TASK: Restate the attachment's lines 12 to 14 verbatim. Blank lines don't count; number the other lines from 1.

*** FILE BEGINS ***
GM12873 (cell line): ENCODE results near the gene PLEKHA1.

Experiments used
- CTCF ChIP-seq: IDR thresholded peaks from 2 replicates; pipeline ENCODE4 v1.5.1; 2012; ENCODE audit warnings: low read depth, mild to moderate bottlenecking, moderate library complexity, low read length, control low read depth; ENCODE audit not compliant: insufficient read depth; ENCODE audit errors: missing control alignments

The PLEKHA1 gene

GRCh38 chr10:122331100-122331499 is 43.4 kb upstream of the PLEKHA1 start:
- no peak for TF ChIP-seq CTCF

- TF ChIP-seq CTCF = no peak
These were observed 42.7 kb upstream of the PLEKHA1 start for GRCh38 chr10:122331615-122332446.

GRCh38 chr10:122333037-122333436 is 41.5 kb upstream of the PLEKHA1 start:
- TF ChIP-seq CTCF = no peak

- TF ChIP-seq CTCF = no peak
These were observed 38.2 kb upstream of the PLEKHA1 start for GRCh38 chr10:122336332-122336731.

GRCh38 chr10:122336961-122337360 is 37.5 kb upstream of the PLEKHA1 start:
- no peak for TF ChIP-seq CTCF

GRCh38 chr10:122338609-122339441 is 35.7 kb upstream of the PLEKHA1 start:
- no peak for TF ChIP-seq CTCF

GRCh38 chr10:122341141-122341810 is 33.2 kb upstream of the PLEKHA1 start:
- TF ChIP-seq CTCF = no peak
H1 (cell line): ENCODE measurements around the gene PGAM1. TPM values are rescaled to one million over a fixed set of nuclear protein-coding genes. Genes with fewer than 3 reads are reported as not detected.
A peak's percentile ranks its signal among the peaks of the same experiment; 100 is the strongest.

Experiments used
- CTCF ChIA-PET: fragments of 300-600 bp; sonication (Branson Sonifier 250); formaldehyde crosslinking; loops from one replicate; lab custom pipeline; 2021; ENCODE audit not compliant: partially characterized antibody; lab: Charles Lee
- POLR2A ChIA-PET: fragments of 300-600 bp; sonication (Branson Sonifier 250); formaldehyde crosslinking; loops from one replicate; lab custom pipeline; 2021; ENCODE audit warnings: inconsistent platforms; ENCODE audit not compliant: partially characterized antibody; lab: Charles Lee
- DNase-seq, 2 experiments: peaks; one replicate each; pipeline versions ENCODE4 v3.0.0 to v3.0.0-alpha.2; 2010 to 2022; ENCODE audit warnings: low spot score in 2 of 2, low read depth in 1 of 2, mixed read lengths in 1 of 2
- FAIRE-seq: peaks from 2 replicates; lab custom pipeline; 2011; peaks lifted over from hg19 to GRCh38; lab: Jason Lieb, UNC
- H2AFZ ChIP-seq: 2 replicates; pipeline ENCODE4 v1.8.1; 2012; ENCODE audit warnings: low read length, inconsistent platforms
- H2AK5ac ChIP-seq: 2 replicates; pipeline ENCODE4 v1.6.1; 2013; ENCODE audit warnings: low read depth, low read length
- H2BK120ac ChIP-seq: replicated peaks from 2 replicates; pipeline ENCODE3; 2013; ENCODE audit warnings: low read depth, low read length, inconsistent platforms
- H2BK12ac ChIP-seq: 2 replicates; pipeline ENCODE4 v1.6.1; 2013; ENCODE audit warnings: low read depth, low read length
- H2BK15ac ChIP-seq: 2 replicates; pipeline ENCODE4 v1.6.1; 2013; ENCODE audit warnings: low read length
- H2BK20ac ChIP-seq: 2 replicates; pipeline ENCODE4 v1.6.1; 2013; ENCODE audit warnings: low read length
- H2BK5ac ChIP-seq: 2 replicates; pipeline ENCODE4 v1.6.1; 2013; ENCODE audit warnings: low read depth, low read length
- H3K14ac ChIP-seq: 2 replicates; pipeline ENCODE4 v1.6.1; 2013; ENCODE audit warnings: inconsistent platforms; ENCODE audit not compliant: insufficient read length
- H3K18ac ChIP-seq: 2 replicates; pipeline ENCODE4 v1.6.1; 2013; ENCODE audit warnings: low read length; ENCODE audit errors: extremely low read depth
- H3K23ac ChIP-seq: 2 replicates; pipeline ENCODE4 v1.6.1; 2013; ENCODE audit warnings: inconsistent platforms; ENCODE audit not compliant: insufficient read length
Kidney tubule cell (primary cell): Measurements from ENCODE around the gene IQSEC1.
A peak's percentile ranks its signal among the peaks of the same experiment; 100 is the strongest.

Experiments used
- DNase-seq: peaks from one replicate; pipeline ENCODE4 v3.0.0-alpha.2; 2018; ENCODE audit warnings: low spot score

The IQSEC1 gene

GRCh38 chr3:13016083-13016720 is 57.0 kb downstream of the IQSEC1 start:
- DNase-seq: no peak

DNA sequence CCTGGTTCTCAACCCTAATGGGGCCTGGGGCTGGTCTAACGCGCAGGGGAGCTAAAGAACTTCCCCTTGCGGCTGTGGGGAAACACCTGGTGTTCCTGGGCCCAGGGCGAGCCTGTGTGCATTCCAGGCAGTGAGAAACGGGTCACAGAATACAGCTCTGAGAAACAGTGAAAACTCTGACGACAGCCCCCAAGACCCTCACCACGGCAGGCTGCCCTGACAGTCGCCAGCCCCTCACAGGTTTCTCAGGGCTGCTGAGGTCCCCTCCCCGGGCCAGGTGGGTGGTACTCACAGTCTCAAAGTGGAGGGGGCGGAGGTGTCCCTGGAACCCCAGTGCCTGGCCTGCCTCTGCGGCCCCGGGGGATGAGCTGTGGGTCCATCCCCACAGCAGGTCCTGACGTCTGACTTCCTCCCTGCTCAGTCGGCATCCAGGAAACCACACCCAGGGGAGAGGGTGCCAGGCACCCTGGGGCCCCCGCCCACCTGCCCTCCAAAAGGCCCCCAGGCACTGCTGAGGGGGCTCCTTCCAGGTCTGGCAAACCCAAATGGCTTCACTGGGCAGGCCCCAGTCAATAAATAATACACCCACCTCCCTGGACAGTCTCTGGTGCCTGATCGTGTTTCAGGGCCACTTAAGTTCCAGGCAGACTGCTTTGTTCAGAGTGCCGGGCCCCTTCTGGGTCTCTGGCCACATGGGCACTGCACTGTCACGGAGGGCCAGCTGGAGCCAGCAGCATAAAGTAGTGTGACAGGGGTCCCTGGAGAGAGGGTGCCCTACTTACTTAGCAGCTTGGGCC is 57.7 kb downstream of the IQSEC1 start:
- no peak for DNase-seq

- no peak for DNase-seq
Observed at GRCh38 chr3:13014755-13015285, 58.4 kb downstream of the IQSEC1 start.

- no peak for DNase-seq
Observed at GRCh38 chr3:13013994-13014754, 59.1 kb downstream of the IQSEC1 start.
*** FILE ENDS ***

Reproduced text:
These were observed 38.2 kb upstream of the PLEKHA1 start for GRCh38 chr10:122336332-122336731.

GRCh38 chr10:122336961-122337360 is 37.5 kb upstream of the PLEKHA1 start:
- no peak for TF ChIP-seq CTCF